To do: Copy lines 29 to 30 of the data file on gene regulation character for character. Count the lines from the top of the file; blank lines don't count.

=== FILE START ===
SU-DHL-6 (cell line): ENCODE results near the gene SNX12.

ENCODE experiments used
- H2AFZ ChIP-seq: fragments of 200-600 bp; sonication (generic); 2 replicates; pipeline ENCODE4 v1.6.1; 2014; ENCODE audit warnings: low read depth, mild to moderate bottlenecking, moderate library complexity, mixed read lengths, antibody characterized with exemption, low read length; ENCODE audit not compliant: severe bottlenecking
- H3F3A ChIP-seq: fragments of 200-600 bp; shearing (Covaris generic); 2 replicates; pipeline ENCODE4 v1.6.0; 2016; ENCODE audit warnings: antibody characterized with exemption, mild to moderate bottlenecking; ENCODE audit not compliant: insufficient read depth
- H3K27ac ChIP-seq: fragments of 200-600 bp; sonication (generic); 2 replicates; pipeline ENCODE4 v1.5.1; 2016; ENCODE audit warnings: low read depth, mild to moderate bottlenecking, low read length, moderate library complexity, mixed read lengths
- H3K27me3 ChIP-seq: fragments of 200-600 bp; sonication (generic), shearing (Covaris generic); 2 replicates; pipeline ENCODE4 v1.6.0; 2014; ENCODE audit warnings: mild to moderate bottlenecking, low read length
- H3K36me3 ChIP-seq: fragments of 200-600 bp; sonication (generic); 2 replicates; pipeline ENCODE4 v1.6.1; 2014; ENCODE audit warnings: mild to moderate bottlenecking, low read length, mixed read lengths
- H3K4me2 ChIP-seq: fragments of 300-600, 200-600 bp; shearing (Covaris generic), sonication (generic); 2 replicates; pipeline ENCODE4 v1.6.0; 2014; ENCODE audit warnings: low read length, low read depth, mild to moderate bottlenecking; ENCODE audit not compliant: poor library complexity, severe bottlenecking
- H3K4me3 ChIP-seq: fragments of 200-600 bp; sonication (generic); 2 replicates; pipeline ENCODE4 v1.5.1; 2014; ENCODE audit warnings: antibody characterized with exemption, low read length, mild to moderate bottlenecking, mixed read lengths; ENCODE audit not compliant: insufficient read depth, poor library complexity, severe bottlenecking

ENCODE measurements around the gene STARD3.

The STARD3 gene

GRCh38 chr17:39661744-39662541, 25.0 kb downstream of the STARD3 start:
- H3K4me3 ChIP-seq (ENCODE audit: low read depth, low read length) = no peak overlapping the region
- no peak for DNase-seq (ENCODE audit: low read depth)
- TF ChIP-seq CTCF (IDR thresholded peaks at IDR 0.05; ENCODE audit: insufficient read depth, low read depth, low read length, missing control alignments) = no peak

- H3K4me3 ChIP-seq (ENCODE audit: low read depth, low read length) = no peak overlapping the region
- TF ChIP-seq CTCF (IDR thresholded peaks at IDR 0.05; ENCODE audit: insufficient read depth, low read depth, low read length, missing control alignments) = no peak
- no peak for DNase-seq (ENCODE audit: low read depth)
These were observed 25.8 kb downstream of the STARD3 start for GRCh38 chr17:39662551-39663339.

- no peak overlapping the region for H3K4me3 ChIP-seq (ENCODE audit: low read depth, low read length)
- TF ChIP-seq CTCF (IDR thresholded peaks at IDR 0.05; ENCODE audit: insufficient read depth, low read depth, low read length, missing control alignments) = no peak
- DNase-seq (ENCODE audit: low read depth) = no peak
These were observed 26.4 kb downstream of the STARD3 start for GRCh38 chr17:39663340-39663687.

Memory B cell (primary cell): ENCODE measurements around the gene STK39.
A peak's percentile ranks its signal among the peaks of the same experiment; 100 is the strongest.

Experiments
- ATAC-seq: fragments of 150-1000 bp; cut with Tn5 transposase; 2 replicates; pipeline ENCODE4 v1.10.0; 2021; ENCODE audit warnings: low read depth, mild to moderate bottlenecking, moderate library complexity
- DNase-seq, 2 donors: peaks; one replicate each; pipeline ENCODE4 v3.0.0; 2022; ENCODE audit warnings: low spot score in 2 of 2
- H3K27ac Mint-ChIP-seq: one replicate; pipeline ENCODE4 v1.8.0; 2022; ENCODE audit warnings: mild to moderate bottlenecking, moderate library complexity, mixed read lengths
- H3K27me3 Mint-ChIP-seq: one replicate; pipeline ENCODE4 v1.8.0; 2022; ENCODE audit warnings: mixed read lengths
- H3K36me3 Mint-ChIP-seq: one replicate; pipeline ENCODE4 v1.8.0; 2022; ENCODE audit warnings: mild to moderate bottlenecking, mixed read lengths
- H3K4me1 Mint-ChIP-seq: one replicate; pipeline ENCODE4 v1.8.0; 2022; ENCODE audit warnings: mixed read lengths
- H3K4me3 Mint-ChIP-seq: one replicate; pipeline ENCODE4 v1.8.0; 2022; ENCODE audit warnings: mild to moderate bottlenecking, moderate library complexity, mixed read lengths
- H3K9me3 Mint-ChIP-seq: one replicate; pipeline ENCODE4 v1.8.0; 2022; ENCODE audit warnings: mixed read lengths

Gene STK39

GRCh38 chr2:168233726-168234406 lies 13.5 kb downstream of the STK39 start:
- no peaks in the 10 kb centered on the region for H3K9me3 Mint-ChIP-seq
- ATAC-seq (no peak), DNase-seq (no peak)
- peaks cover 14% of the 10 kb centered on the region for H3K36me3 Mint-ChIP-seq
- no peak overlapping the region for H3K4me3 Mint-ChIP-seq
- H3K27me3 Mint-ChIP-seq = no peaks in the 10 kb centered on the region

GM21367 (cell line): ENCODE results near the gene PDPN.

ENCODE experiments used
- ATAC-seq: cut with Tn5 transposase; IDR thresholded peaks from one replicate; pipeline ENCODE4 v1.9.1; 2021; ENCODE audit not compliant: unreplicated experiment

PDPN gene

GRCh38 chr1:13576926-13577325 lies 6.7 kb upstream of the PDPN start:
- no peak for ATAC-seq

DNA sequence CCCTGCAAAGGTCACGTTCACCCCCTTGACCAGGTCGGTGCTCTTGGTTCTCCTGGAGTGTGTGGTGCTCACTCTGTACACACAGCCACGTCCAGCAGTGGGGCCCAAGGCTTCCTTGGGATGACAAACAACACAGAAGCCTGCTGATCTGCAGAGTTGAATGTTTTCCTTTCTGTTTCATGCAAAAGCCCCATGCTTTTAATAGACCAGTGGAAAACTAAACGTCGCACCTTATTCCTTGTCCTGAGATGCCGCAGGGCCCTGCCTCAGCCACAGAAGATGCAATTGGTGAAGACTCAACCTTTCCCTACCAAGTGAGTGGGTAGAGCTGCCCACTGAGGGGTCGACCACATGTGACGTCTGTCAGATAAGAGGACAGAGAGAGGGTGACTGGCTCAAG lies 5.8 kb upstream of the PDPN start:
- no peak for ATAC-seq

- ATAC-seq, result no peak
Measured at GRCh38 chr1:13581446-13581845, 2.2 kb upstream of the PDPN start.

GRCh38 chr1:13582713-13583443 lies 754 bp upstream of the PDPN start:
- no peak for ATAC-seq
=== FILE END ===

- H3K27ac Mint-ChIP-seq: one replicate; pipeline ENCODE4 v1.8.0; 2022; ENCODE audit warnings: mild to moderate bottlenecking, moderate library complexity, mixed read lengths
- H3K27me3 Mint-ChIP-seq: one replicate; pipeline ENCODE4 v1.8.0; 2022; ENCODE audit warnings: mixed read lengths